Last week I watched this eloquent 2009 TED talk by Alain de Botton on how we define success. His thoughts on career-based snobbery struck me, as I’m one of those people who has had fancy sounding job titles that no one understands, and I often wonder how that influences the opinions of people I meet. I also strongly relate with the Sunday evening weeping into a pillow. Career anxiety is very real, especially when you’ve just lost your job (again) for reasons beyond your control.
When you meet someone at a party or on a first date, the typical small talk starter is: “What do you do?” And the answer to that question has an immediate and possibly permanent effect. You put them in a category. Someone who works at a grocery store will be thought of differently than a scientist or a CEO. Who would you befriend, hire, marry?
It’s this insta-judgment that perpetuates the kind of snobbery de Botton says leads to pervasive career anxiety. Your job title supplants your identity and influences how others treat you.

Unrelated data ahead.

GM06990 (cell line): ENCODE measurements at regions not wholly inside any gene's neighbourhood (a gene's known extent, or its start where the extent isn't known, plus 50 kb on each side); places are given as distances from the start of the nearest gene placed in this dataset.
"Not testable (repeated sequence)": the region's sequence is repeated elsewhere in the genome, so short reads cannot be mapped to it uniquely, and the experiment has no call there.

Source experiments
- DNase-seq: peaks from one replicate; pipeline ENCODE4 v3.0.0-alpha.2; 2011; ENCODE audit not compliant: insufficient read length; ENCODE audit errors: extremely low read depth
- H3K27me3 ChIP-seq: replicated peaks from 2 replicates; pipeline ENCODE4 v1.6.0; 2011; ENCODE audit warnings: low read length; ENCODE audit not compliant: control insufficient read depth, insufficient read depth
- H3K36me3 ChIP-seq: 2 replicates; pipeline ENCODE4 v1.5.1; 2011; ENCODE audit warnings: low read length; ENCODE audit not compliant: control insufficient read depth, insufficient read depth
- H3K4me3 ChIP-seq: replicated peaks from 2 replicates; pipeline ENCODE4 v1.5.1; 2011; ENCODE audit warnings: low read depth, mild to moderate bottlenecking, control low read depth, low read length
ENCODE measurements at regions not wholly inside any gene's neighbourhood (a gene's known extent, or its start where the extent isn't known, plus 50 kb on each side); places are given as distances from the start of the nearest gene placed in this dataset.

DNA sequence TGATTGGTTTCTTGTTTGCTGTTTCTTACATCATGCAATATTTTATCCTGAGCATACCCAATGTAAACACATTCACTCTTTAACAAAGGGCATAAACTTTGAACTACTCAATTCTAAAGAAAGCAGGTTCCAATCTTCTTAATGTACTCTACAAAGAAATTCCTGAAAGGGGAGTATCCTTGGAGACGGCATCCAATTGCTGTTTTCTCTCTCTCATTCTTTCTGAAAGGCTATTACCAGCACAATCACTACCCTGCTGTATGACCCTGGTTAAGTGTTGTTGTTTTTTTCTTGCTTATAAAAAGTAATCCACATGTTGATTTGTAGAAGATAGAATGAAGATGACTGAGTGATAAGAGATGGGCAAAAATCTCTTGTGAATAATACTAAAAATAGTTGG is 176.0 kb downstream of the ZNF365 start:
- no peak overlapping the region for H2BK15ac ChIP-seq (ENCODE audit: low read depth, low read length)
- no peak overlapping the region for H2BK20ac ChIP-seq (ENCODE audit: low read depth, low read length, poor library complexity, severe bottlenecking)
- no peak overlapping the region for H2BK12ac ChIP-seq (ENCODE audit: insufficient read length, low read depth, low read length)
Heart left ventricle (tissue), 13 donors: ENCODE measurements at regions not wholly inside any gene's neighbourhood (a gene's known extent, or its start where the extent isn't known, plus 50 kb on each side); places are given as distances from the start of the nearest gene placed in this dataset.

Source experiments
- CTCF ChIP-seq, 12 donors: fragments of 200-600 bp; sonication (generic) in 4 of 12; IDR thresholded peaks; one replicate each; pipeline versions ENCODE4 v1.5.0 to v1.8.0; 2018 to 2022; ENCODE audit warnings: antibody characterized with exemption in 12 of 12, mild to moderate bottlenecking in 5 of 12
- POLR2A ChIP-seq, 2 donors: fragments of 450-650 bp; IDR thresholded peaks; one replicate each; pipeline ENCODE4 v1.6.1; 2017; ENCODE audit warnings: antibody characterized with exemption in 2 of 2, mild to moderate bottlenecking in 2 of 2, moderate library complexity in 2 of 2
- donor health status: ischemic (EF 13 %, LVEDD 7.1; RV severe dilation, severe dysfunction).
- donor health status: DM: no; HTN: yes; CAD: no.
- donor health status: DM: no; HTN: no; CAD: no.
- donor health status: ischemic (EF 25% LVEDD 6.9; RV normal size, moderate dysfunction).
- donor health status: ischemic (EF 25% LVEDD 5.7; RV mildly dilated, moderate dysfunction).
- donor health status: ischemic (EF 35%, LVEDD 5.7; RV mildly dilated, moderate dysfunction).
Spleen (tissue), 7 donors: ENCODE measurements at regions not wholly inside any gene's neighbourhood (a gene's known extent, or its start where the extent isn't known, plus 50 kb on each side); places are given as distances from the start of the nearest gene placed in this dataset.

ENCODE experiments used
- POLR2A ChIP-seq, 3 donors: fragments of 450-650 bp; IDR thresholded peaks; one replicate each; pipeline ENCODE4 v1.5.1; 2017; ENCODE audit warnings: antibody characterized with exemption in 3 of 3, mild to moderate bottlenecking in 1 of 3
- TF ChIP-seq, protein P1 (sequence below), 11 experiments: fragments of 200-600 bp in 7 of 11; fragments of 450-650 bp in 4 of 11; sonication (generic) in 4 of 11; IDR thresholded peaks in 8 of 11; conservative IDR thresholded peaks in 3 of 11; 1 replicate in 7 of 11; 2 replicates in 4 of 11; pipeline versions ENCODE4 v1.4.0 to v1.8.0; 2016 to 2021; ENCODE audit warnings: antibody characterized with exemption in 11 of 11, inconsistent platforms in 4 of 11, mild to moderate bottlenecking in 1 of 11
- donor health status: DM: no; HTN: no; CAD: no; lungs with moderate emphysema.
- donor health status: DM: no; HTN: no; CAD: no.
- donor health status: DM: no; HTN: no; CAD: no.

When I say the words “Content Strategist” I often get blank looks. It’s a relatively new role in tech and marketing, and unless you work in one of those areas you may not have heard of such a job title. I think it’s hard for people to put me into an easy category, and maybe that’s a good thing. On the other hand, as a job hunter it can be hard to defend the value of something that someone doesn’t understand. It becomes a networking barrier, because people have a hard time explaining it to others.
When I say, “I was on the Product team,” or, “I helped define the user experience,” the looks are sometimes slightly less blank, but they still seem to ask, “But what ARE you?” Or WHO ARE YOU? What’s your identity? What’s your deal?
When I mention that I managed the blog and wrote and edited content, the looks are less blank, but people tend to assume that I’m a lower-level marketing person. The fact is, I’m a mid-to-senior-level wearer of many hats. And I like to wear many hats. Bring on the hats! As long as there’s a creative hat, an innovation hat, and an “actually doing work” hat, I’m pretty happy. I’ll even put on the less comfortable client-relations hat or budgeting hat if I get to wear a couple of the above, too.
This hat-wearing propensity is what attracts me to Product Management as my next role. I read this article, and when I got to the “What product management is” section I thought, that’s exactly what I do!
When I was in high school I played the Caterpillar in a French adaptation of ‘Alice in Wonderland.’ My only line was, “Qui êtes-vous?” WHO ARE YOU? I often sympathize with Alice’s response, “…I know who I was when I got up this morning, but I think I must have been changed several times since then.”